Friday Wrap #36: Social media and call centers, small business, B-to-B, customer-hating businesses

Posted on February 1, 2013 9:26 am by | Content | Business | Customer Service | Facebook | Marketing | Media | QR Codes | Twitter

Friday Wrap

(c) Can Stock Photo
The Friday Wrap is a review of articles and posts I’ve found over the past seven days of interest to communicators that they may have missed. I save everything I’ll consider for the Wrap—as well as items to report on my podcast—to my link blog, LinksFromShel.tumblr.com.

Call centers served best by social media for damage control

Social media is finding its way into call centers. In fact, some call centers have changed their names to reflect the fact that they deal with more than just phone calls in their efforts to provide customer service, integrating responses to queries originating on Facebook, Twitter and other social sites. That transition has been reinforced by the results of CFI Group’s annual Call Center Satisfaction Index, which notes that “call centers are rapidly transforming into contact centers—incorporating the Web, email, and other sources—and that social media play an important role in raising customer satisfaction and likely recommendations,” according to a press release. The role of these non-phone-based contact channels isn’t for first-line service, though, “but rather as a ‘damage control’ mechanism.” The key finding of the study: customers who posted their experience with a contact center in social media, then received follow-up service via social media, rated their satisfaction with the contact center 20% higher than customers who got no follow-up. “Furthermore,” the release says, “consumers who ranked their likelihood to recommend the company in these cases increased by almost 15 percent.”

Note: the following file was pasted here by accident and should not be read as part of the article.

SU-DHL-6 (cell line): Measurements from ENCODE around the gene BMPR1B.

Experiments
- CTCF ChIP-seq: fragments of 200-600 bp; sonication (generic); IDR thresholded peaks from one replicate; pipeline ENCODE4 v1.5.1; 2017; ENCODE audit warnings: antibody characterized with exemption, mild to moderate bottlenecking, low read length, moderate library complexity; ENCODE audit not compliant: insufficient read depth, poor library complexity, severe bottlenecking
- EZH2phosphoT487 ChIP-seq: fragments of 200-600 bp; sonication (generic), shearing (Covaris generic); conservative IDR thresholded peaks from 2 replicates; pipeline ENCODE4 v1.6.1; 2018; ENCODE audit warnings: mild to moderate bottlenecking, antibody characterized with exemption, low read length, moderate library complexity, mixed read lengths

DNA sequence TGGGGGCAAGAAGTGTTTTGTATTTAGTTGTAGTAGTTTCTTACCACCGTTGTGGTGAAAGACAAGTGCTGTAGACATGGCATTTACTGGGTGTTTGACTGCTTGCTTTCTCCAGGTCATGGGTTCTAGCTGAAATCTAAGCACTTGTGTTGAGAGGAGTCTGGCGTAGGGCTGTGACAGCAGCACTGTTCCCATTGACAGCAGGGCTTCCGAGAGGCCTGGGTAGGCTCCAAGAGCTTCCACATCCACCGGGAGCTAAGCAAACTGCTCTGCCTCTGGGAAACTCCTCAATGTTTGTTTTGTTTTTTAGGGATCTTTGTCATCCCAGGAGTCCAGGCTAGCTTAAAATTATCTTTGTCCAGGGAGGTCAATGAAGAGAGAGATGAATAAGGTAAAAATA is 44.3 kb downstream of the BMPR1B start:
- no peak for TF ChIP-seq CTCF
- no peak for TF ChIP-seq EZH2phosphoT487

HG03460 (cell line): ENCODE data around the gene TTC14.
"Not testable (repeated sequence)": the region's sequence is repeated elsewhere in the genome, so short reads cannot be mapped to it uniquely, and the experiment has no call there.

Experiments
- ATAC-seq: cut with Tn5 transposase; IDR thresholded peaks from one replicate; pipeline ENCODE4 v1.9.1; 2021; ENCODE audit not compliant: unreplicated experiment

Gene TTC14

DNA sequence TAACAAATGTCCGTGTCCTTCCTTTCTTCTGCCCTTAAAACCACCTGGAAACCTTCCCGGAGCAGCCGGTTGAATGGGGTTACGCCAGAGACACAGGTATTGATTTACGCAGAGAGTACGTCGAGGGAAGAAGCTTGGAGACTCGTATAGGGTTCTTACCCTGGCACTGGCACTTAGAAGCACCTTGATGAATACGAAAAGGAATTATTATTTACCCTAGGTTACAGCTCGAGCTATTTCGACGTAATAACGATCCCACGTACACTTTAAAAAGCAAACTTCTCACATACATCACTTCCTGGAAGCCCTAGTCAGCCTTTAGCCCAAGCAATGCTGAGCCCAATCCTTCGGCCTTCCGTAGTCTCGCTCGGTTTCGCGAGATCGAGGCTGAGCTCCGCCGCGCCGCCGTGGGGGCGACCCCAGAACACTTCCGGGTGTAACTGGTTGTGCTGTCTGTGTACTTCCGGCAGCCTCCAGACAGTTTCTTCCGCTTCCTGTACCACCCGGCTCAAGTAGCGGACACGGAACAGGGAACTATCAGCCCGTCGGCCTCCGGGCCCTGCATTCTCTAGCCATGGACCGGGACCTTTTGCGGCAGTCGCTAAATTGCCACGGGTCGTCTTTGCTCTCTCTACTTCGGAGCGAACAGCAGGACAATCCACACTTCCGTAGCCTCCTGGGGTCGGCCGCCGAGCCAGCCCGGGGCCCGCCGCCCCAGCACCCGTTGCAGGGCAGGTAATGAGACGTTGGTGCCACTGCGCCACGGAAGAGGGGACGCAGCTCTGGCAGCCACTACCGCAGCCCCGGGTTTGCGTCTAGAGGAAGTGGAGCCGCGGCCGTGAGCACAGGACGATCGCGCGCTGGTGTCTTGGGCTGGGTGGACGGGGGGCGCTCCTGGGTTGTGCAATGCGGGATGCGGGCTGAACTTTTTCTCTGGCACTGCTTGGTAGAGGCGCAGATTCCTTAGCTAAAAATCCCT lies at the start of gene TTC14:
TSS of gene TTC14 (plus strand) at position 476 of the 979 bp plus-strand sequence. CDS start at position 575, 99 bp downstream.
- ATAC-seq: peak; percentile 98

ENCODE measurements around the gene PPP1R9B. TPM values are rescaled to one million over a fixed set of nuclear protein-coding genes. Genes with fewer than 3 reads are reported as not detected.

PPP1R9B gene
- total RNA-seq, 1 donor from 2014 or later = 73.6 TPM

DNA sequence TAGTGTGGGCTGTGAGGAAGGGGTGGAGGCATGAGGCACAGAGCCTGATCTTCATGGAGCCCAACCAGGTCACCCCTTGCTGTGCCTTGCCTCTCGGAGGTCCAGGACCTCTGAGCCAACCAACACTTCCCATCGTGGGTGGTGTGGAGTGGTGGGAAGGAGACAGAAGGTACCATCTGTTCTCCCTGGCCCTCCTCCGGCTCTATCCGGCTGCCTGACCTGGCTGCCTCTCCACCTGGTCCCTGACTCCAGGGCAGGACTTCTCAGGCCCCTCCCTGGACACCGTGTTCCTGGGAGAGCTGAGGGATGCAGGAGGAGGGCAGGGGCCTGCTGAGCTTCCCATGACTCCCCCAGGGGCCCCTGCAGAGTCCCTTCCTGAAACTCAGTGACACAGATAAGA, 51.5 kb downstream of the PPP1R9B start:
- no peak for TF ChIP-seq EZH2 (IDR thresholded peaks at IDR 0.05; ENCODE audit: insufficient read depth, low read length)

Small businesses favor LinkedIn, see little value in Twitter

Small business owners see value in social media. Twitter just don’t count high on their list. Only 3% of the 835 small business owners surveyed in January by The Wall Street Journal and Vistage International believed Twitter could help their companies, even though 60% find social technologies valuable. LinkedIn sat atop the list of useful services; 41% of respondents “singled it out as potentially beneficial to their company,” according to the WSJ report by Emily Maltby and Shira Ovide. YouTube was number two and Facebook finished in the third spot. “The findings illustrate the challenges facing Twitter in demonstrating to small-business owners the benefits of using the short-messaging service to reach customers,” according to Maltby and Ovide. “Twitter says it is just beginning to court small businesses, which make up the bulk of U.S. companies, and are an important revenue source for many tech giants, including Google.”